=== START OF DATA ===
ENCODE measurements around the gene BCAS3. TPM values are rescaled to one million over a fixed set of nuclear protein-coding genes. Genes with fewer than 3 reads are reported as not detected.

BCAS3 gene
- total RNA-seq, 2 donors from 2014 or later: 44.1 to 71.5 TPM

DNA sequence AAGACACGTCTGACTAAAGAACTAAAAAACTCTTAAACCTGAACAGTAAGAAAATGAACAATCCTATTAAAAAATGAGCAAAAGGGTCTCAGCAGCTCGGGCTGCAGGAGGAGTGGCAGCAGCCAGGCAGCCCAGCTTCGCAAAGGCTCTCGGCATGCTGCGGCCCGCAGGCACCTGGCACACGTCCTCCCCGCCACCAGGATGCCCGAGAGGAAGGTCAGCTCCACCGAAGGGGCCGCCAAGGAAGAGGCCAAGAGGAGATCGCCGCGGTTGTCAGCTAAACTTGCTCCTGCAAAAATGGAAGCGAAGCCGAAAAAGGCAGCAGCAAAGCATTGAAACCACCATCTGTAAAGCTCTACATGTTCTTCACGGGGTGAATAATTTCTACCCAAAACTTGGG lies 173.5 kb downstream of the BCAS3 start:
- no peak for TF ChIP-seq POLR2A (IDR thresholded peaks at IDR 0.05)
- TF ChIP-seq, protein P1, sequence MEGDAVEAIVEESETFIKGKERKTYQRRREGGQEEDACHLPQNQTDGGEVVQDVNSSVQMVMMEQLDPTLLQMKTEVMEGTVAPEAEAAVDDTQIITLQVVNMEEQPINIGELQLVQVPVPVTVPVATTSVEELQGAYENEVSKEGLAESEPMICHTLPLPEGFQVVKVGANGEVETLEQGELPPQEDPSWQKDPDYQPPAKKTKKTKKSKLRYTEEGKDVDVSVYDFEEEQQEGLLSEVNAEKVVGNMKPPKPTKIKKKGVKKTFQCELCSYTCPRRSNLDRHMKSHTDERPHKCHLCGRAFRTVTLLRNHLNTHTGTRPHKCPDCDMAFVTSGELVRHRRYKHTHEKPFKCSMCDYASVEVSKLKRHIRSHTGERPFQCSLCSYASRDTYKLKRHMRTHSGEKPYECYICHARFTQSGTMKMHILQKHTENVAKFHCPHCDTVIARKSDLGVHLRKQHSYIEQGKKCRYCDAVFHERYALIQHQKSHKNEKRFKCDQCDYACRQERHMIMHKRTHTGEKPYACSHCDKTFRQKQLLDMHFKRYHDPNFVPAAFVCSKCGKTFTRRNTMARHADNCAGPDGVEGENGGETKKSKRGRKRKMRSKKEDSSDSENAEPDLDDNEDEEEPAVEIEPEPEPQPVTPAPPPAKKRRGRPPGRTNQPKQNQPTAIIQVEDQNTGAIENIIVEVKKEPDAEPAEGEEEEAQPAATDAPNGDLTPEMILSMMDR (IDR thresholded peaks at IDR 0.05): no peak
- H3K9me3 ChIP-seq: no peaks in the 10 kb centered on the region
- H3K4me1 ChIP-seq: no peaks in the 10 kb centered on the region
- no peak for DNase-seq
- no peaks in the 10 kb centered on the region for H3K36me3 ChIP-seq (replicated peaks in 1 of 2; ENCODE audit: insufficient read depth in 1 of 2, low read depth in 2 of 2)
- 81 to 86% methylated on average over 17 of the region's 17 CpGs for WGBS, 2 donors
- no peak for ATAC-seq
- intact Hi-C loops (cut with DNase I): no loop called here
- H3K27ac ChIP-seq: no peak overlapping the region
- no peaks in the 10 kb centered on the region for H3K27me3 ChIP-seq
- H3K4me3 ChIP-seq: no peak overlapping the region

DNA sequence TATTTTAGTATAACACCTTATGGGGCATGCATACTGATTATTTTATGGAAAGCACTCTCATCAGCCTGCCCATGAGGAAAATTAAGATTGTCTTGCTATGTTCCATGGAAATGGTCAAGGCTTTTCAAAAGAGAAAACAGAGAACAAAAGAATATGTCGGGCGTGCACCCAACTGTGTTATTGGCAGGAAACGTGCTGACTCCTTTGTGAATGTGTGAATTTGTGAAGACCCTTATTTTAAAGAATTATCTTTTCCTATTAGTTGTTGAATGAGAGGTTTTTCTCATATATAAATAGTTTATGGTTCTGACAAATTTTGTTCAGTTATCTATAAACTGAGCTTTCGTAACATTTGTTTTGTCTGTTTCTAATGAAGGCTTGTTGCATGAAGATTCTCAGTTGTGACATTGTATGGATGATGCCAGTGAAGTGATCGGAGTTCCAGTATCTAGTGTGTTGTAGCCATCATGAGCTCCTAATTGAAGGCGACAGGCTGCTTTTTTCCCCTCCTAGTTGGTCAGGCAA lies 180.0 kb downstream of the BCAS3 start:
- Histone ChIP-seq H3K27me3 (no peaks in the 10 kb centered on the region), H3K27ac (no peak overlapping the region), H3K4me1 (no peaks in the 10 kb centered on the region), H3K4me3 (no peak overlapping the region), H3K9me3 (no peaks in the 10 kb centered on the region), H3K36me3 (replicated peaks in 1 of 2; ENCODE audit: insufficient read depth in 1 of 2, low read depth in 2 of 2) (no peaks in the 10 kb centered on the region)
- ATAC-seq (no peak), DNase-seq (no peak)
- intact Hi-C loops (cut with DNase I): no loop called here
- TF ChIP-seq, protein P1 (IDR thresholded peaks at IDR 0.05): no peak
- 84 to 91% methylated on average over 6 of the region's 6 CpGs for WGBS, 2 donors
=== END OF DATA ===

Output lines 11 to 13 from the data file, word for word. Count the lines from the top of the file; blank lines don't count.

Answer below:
- 81 to 86% methylated on average over 17 of the region's 17 CpGs for WGBS, 2 donors
- no peak for ATAC-seq
- intact Hi-C loops (cut with DNase I): no loop called here